National Black Business Month is an exciting time to recognize the Black-owned businesses dedicated to diversity, equality and sustainability for us all. When it comes to home decor specifically, our consideration of those Black-owned resources for our home design not only adds unique value and beauty to our sanctuaries but also supports an important directory of the ethical companies we need to keep growing.
For Nana Quagraine, founder of the home furnishings company 54kibo, the road to owning and operating her own successful business was a winding, eclectic route. She began her career as a metallurgical engineer in South Africa, developing and conducting testing to ensure the safety of materials before broadening her professional horizons in strategy consulting. In 2006, she relocated to the United States to attend Harvard Business School (she graduated in 2008) and then spent the next four years working as a Wall Street investor.
2018 would see Quagraine’s professional path shift again to focus on protecting and exhibiting African artisan heritage. At the time, she recognized a market for individuals interested in having African design in their homes, but they lacked access, sourcing capabilities and direct ties to Africa. She felt compelled to do something about it and launched 54kibo, a sustainable, luxury lifestyle brand that offers consumers global access to meaningful and contemporary African home decor featuring Africa’s most talented, emerging designers.
Named for the same number of countries that make up the continent of Africa paired with Kibo, the highest peak on Mount Kilimanjaro, 54kibo showcases collections of the highest-quality, artisanally-made pieces, in everything from striking wall art and pendant lighting to the most opulent accent tables and area rugs, all carefully sourced and curated by Quagraine herself, by way of her diverse work experience, travel and professional connections.
Originally from Ghana, Quagraine grew up in South Africa, embraced by the countless cultures and subcultures of the continent, each with its own unique practices and systems. Although Africa’s multifaceted history serves as the framework for 54kibo’s brand identity, the company is respectful of its environmental, social, and economic impact on the mainland. The website allows customers to browse and shop by country, filtering selections to places like Ghana, Senegal and Nigeria, and it makes ethically sourced textiles a priority—100% cotton fabric from Ethiopia, for example —a commodity that hails from a thousands-year-old industry that Quagraine is committed to keeping alive.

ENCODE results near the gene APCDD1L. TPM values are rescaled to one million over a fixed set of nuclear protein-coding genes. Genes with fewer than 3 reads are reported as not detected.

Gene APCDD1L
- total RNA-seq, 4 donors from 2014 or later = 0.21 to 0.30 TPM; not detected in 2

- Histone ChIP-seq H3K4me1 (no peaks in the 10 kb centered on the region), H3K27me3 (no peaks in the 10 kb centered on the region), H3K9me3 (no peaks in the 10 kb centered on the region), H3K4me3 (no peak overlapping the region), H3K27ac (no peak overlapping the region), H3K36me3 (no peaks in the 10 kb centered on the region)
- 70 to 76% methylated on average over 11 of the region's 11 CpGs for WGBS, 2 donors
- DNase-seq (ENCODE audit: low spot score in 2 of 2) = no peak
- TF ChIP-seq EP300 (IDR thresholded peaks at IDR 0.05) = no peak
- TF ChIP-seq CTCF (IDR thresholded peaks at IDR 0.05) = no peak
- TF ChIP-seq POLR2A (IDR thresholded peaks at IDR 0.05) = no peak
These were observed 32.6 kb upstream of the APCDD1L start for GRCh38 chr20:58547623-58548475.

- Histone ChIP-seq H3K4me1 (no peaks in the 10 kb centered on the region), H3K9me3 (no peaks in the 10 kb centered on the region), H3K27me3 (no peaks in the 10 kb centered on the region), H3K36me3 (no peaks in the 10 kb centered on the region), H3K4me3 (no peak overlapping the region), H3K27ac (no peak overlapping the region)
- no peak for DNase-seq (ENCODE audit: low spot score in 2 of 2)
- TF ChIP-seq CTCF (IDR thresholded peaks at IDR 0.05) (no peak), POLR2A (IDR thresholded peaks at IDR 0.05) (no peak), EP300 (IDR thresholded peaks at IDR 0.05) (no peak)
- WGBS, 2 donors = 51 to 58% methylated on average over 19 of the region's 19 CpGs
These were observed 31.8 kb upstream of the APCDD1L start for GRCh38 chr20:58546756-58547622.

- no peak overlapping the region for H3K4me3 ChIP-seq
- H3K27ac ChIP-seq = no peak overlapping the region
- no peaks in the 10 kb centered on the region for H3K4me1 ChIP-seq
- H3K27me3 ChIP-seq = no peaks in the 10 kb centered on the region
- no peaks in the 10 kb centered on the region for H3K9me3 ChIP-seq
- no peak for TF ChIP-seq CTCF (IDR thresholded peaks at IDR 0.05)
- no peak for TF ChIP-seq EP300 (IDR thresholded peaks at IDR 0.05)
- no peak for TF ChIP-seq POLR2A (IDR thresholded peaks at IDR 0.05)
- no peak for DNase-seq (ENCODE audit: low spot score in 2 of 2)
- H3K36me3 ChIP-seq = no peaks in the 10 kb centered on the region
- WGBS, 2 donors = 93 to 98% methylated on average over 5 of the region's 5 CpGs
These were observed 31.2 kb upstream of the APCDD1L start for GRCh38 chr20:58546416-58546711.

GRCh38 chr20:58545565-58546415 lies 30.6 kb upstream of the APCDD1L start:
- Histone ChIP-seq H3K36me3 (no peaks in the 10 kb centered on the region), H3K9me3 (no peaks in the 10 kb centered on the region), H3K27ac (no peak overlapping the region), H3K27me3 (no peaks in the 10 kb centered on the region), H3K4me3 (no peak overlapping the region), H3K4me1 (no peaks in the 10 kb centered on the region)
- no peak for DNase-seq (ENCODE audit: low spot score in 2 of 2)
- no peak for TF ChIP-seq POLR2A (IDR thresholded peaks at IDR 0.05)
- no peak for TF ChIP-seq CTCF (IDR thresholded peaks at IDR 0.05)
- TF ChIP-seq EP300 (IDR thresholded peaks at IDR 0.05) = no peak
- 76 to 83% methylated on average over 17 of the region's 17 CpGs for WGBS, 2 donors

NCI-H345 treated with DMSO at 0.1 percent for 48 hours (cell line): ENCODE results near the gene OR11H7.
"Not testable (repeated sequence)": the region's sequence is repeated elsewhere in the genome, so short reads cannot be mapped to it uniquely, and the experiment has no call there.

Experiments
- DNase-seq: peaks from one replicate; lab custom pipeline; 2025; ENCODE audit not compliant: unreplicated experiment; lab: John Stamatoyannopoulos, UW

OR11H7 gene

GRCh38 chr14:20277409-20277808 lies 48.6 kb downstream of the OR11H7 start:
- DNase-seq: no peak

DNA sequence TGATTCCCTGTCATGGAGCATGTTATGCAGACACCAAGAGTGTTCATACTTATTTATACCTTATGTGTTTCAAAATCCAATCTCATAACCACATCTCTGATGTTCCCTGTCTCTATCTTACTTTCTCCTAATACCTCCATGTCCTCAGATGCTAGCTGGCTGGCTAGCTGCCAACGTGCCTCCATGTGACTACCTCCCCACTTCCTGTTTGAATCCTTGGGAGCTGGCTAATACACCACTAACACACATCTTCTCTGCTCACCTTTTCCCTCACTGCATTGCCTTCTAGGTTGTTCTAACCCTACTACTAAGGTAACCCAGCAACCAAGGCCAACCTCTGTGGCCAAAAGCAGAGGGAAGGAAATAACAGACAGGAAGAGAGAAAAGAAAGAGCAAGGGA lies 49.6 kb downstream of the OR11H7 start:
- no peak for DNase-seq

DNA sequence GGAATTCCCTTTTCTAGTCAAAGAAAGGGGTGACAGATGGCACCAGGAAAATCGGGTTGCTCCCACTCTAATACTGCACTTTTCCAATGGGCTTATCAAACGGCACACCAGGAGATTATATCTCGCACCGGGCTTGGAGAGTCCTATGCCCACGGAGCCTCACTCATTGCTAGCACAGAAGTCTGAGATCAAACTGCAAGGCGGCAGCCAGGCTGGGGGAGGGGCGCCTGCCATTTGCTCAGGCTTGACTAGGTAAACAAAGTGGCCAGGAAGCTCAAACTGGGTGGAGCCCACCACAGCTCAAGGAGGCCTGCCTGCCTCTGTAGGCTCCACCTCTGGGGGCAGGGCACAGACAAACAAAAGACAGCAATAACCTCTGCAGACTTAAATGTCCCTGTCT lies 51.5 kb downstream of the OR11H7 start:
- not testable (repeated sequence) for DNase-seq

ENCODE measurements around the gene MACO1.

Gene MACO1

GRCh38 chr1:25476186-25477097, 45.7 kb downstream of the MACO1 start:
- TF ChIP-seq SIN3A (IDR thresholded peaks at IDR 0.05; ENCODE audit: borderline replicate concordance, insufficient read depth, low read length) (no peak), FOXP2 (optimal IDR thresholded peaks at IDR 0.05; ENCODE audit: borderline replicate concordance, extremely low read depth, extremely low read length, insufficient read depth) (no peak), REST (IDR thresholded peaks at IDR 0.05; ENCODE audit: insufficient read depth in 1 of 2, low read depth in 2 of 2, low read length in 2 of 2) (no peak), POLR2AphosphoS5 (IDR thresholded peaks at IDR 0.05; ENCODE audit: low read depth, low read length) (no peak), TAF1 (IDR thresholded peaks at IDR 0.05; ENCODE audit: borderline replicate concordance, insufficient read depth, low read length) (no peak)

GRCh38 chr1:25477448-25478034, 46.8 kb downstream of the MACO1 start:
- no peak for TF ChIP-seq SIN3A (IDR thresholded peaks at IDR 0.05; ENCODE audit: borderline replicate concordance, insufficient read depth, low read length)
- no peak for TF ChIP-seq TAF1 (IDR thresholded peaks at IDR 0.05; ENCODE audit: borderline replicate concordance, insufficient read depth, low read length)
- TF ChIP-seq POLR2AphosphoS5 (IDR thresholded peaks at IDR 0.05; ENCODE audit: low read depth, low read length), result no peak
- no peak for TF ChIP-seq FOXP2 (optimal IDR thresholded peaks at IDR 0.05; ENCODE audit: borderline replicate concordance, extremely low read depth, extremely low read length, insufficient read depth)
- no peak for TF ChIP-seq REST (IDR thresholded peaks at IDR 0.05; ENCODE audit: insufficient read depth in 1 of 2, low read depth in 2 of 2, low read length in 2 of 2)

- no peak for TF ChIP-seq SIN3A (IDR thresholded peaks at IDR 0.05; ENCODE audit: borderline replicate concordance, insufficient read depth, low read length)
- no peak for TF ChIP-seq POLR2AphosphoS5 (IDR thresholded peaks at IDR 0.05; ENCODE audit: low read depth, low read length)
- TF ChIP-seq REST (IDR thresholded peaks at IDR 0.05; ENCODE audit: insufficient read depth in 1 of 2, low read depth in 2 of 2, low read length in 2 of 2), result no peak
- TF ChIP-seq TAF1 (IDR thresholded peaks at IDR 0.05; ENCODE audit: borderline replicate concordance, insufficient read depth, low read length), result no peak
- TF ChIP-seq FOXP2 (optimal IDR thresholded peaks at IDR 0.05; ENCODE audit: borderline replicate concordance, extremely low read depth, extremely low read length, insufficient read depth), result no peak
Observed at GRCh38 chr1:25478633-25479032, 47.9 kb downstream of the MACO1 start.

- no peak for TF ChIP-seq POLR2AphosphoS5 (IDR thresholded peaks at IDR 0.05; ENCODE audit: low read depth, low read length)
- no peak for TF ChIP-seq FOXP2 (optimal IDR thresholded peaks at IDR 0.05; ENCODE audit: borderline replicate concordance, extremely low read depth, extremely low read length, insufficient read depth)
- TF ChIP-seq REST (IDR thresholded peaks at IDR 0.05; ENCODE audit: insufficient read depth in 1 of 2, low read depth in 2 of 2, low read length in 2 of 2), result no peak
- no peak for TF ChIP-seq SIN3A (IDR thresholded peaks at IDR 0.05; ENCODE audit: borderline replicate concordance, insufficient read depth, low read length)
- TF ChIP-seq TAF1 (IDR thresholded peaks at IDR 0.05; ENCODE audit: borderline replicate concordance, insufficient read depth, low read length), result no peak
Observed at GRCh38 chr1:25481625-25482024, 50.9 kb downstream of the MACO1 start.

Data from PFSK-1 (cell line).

Social sustainability and transparency are also pivotal to the brand’s strategy and core ideas. They highlight the importance of providing an equitable and secure work environment for artisans by making regular visits to factories to ensure training, fair wages and safe work environments remain in place. The site carries a hover tooltip for each product—serving as a type of cultural storyteller—providing details on designers and where the item was made.
When asked what the future looks like for 54kibo, Quagraine’s goal is to position it at the forefront of culture sharing and storytelling with the world.
“People want to get to know each other,” she tells The Zoe Report. “They might not know where to start, or they’re too afraid to say the wrong thing. Many people are simply unable to travel to those countries. So my hope for 54kibo is to give people the tools, new vocabulary, and new products to experience the world differently, particularly Africa.”